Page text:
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In Utah Senate campaign, Evan McMullin’s independent views on foreign policy
Independent Senate candidate Evan McMullin detailed his approach to foreign policy in an interview with Jewish Insider
Evan McMullin is a conservative, but he is the Democrats’ pick for Senate in Utah. Running as an independent against incumbent Sen. Mike Lee (R-UT), the former CIA agent’s campaign is focused on threats to democracy in the U.S. In an interview with Jewish Insider on Monday in which he laid out his approach to U.S. policy in the Middle East, McMullin pledged to defend democracy abroad, too.
“I fought against violent extremism overseas and never thought I would see the kind of threats to American democracy that we do now see in America,” said McMullin, who served undercover in the Middle East after 9/11. “It’s absolutely critical that we maintain strong relationships with other democracies overseas. The world is experiencing now, I think, in the absence of American leadership, and recently, a rise in authoritarian regimes that are increasingly hostile and aggressive.”
McMullin’s conservative opponent has forged unlikely foreign policy alliances with progressive colleagues. Earlier this month Lee was the lone Republican who co-authored a series of letters with Sens. Elizabeth Warren (D-MA) and Bernie Sanders (I-VT) demanding additional federal oversight over U.S. arms sales to Saudi Arabia and the United Arab Emirates.
“I have to agree that more oversight is required for those relationships, and for obvious reasons, so that we ensure that there are basic standards of human rights being met,” McMullin said. “Where there are such violations, I think it should cause reconsideration on our part.”
The Senate hopeful spoke about a need to balance national security needs with American values.
“We have to be realistic, and we have to put the security of our nation and of our allies in the free world first, and that certainly involves, at times, relationships with other countries that are less than ideal at times,” McMullin noted. “But I also think America needs to maintain a very strong voice for human rights, and I think we certainly should have additional scrutiny and oversight of relationships with foreign countries that are not meeting basic standards on human rights.”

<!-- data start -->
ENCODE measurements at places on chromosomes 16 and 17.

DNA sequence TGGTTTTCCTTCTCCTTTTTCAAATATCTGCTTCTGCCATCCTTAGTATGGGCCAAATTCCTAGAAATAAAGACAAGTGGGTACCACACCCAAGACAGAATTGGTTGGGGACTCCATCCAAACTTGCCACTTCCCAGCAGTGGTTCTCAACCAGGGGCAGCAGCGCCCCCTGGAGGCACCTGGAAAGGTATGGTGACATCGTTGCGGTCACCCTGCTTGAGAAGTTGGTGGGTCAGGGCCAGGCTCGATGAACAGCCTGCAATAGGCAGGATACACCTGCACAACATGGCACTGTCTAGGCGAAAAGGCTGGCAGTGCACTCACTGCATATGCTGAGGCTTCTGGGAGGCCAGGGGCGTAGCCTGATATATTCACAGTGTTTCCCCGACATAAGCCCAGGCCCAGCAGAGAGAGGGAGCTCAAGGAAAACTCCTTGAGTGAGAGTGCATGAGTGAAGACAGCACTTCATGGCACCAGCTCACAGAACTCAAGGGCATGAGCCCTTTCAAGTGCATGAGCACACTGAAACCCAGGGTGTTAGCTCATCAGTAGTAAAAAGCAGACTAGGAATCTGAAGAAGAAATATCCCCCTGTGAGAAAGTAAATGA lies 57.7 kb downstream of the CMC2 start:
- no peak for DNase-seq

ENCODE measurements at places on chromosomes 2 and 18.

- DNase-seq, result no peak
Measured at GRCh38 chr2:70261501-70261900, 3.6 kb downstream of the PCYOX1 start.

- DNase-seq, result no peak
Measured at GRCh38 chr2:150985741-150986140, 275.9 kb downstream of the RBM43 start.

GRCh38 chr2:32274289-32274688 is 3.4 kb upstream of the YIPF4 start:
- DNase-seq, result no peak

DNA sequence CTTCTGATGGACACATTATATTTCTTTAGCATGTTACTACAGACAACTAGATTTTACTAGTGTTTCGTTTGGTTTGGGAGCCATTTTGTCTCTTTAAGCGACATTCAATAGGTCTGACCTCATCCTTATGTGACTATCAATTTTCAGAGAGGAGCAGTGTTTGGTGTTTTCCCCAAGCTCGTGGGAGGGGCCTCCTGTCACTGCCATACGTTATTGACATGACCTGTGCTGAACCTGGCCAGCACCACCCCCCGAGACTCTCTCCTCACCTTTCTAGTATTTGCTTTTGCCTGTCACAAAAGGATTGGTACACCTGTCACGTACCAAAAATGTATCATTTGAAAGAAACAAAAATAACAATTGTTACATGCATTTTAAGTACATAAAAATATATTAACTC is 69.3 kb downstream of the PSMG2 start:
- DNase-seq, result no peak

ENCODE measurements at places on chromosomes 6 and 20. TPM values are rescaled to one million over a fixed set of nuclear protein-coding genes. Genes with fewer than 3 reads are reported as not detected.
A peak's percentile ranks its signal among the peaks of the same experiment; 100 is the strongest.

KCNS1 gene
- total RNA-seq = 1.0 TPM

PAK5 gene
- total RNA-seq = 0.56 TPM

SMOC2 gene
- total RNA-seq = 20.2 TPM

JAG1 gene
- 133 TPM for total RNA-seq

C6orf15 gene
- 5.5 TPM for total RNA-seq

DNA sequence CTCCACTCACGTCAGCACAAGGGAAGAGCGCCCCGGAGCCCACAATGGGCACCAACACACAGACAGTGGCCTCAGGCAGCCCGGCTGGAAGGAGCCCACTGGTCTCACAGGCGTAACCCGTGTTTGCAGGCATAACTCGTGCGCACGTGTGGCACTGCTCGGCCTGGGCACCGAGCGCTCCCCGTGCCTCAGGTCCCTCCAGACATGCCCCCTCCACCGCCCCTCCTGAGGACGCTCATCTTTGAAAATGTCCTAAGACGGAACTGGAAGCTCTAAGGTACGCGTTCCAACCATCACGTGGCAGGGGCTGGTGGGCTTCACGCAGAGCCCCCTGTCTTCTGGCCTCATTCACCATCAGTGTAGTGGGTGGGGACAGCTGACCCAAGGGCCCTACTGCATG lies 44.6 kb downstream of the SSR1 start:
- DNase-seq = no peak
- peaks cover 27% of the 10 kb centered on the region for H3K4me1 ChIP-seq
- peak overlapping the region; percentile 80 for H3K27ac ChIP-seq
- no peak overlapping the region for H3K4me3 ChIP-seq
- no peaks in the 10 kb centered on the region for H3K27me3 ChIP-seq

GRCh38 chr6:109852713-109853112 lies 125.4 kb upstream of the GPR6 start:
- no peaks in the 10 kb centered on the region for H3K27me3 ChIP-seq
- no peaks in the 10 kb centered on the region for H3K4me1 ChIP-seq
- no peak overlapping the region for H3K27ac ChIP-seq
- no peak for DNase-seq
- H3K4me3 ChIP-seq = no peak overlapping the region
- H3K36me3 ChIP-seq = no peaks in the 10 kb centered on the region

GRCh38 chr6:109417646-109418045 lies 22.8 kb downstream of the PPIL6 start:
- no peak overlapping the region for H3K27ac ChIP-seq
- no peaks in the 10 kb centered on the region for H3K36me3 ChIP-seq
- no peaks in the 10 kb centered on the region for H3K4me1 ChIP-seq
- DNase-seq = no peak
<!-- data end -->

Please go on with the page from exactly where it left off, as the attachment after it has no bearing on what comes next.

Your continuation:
McMullin spent 10 years in the CIA before working briefly for Goldman Sachs and then as a national security advisor to the House Committee on Foreign Affairs. He left the Republican Party and ran as a third-party candidate against Donald Trump in 2016, winning 21% of the vote in Utah. One of the most prominent public officials to back McMullin’s long-shot 2016 presidential bid was Lee, who is now an ally of the former president but in 2016 was fiercely critical of Trump as a candidate.
Lee, who is considered a foreign-policy isolationist, has sought to rein in presidential war powers. McMullin appears more eager for diplomatic engagement, but he has also expressed skepticism of presidential actions in the Middle East, particularly when that president was Trump. In 2020, after the Trump administration authorized a strike that killed Qassem Soleimani, head of the Quds Force of the Islamic Revolutionary Guard Corps, McMullin wrote a series of tweets criticizing the move. “No reasonable person is shedding a tear for Soliemani or Iran,” McMullin wrote at the time. “We question whether this unwell, self-serving president used good judgment and obeyed the law in launching an escalatory act of war.”